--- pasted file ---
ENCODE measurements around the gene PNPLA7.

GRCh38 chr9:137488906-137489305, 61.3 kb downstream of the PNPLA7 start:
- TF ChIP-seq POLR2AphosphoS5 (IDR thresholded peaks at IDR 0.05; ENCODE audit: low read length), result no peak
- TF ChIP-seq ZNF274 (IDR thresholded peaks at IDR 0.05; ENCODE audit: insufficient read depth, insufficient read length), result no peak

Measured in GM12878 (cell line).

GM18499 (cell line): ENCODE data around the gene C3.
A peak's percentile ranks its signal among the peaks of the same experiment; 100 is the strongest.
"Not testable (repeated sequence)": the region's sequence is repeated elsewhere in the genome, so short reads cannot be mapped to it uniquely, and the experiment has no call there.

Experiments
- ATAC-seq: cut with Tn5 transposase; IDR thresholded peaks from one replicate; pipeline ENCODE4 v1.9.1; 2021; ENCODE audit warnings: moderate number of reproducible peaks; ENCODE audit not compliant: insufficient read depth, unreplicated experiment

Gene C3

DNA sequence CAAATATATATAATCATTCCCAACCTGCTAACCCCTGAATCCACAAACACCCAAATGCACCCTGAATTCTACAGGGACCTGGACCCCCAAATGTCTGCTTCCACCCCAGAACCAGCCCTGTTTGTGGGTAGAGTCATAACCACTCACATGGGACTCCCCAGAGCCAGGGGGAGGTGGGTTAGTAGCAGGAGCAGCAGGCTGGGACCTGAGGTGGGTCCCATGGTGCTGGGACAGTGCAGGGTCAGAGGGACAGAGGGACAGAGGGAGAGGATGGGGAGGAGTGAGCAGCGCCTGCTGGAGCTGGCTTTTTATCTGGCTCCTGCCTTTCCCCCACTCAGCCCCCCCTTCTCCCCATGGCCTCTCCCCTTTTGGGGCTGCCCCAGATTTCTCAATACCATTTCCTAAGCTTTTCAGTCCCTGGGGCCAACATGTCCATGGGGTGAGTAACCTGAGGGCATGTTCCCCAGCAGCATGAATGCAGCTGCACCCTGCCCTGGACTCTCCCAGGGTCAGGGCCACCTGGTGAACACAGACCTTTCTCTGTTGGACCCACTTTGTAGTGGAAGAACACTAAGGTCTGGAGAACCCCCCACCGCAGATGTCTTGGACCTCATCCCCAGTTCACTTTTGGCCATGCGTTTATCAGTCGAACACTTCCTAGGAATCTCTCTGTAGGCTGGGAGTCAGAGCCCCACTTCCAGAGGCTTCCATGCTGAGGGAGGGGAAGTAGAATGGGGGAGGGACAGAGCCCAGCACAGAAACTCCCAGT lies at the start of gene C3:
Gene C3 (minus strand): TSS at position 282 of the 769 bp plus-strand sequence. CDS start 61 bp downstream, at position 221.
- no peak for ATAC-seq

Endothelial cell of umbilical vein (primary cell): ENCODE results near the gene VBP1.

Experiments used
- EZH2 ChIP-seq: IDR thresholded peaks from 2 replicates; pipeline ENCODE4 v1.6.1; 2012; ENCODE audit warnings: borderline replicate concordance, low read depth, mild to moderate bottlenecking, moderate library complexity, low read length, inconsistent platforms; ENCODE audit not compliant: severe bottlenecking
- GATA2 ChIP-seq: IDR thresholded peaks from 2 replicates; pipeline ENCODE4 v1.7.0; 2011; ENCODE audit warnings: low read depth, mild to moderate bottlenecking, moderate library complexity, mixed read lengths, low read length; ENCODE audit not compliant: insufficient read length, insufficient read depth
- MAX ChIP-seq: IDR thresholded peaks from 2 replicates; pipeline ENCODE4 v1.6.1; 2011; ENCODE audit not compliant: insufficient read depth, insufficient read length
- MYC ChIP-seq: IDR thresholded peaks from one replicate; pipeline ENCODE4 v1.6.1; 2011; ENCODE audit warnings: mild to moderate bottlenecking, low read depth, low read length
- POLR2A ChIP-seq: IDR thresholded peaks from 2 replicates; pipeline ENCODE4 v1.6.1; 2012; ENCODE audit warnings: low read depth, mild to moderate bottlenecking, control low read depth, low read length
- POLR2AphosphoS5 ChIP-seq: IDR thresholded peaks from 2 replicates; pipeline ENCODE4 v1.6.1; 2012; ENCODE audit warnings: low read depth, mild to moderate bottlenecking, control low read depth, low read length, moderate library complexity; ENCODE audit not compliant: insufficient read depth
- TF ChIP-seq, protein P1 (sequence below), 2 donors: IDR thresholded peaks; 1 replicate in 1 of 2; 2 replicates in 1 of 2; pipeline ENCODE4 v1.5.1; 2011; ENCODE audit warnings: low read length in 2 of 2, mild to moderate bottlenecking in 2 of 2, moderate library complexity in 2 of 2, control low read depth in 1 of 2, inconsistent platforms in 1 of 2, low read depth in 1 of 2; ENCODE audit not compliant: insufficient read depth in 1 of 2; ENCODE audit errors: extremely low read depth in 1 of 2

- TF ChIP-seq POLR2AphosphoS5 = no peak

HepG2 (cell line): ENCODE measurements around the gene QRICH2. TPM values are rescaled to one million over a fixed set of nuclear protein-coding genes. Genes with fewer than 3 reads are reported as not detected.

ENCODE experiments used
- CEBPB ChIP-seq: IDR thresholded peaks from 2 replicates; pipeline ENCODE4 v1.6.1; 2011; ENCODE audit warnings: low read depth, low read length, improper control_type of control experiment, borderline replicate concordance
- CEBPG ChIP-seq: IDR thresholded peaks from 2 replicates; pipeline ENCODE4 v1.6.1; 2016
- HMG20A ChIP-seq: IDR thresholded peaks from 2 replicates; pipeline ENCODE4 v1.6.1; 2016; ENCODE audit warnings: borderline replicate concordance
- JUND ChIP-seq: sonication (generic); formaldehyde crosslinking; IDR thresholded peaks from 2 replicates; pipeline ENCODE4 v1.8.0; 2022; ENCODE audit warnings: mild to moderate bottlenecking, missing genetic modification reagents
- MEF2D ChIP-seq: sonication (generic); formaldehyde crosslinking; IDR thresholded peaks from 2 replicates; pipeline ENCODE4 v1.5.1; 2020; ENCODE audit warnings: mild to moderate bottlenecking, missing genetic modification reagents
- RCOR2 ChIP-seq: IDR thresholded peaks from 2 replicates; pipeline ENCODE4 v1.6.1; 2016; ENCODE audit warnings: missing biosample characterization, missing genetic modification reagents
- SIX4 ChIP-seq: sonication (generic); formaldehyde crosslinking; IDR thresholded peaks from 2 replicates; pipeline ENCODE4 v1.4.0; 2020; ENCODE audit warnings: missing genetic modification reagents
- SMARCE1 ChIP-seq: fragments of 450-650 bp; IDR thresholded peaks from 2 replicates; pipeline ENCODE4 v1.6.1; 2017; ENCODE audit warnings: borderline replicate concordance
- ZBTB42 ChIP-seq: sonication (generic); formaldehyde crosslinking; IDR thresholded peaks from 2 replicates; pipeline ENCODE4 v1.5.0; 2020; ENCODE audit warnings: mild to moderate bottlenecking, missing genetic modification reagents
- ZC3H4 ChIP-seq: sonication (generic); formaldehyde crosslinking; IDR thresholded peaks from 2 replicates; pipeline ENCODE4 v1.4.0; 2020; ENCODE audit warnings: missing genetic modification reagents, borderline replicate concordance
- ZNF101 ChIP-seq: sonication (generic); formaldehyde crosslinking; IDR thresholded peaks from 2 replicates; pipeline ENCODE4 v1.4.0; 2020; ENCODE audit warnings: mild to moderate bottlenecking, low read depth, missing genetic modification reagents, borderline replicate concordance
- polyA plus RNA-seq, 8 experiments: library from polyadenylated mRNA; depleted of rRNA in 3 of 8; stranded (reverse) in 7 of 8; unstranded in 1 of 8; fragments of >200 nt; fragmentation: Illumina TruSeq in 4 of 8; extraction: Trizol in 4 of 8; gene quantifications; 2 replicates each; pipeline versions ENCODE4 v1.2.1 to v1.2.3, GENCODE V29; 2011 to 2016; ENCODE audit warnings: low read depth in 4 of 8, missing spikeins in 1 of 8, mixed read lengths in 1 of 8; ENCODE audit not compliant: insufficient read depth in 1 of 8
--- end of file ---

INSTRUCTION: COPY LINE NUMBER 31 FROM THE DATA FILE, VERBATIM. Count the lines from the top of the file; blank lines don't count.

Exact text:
- MEF2D ChIP-seq: sonication (generic); formaldehyde crosslinking; IDR thresholded peaks from 2 replicates; pipeline ENCODE4 v1.5.1; 2020; ENCODE audit warnings: mild to moderate bottlenecking, missing genetic modification reagents